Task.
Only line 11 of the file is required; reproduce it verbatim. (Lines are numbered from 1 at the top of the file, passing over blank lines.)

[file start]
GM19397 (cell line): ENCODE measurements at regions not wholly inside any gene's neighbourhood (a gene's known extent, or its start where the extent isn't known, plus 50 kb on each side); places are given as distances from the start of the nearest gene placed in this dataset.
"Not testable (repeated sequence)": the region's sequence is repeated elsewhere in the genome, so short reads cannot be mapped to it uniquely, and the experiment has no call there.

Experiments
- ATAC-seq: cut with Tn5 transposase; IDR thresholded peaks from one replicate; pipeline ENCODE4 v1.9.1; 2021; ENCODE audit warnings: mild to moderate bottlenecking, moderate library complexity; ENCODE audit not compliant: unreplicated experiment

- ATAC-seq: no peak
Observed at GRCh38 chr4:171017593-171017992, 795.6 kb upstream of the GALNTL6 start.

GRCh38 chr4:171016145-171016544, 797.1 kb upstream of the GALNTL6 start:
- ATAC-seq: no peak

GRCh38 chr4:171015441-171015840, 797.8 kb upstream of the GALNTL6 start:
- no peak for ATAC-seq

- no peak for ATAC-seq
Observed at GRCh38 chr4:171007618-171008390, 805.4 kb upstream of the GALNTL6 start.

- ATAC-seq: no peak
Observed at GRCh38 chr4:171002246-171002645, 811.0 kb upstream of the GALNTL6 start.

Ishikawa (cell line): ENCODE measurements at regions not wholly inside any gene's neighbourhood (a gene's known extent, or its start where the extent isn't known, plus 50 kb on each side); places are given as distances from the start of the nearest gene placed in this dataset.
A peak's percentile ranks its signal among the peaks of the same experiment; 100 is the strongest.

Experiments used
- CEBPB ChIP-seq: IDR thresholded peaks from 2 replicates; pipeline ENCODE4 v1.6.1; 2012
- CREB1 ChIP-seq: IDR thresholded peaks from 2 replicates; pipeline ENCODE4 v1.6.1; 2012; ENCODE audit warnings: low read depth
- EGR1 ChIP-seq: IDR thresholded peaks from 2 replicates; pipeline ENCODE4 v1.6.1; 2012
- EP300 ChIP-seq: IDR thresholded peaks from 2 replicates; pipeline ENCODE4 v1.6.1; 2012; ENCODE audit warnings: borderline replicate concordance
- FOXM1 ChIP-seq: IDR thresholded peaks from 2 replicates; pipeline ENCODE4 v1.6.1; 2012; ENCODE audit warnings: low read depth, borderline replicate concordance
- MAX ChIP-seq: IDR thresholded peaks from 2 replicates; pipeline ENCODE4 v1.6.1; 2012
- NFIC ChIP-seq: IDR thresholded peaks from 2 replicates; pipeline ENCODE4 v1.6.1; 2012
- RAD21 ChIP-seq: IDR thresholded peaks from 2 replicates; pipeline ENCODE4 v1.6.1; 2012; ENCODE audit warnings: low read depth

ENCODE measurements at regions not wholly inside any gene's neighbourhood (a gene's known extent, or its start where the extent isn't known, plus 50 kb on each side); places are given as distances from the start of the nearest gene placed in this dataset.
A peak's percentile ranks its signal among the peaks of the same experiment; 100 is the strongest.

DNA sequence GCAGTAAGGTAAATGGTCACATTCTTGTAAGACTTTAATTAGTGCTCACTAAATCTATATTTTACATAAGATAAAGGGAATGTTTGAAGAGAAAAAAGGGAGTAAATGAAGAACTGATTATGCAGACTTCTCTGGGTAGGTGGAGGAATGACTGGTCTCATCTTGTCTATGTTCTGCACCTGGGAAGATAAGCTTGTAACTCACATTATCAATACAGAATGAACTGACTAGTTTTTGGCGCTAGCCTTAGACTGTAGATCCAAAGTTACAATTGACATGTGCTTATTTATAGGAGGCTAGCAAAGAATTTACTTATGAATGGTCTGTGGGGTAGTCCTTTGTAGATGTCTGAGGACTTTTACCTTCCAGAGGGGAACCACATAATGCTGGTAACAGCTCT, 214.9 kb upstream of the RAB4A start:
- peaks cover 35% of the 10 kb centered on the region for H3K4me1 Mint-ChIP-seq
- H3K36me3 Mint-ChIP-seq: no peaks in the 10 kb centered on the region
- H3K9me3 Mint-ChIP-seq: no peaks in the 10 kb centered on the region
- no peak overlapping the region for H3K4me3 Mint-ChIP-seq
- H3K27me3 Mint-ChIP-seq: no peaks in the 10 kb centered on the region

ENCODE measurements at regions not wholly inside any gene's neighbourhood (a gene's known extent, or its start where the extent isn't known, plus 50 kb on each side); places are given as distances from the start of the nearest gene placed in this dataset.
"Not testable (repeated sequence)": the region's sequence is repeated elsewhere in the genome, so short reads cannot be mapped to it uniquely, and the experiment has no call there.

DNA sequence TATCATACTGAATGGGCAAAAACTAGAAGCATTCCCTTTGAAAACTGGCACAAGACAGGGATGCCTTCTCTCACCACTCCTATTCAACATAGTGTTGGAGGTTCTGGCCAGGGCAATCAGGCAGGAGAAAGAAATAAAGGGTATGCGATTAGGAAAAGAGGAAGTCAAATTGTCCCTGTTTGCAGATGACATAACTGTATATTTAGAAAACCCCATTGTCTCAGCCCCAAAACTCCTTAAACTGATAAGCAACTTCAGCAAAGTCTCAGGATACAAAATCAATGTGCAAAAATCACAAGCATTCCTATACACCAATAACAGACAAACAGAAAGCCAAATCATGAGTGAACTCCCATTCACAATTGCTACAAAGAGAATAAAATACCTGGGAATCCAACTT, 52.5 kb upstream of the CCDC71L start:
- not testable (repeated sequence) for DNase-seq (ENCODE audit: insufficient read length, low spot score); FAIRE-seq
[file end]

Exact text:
- no peak for ATAC-seq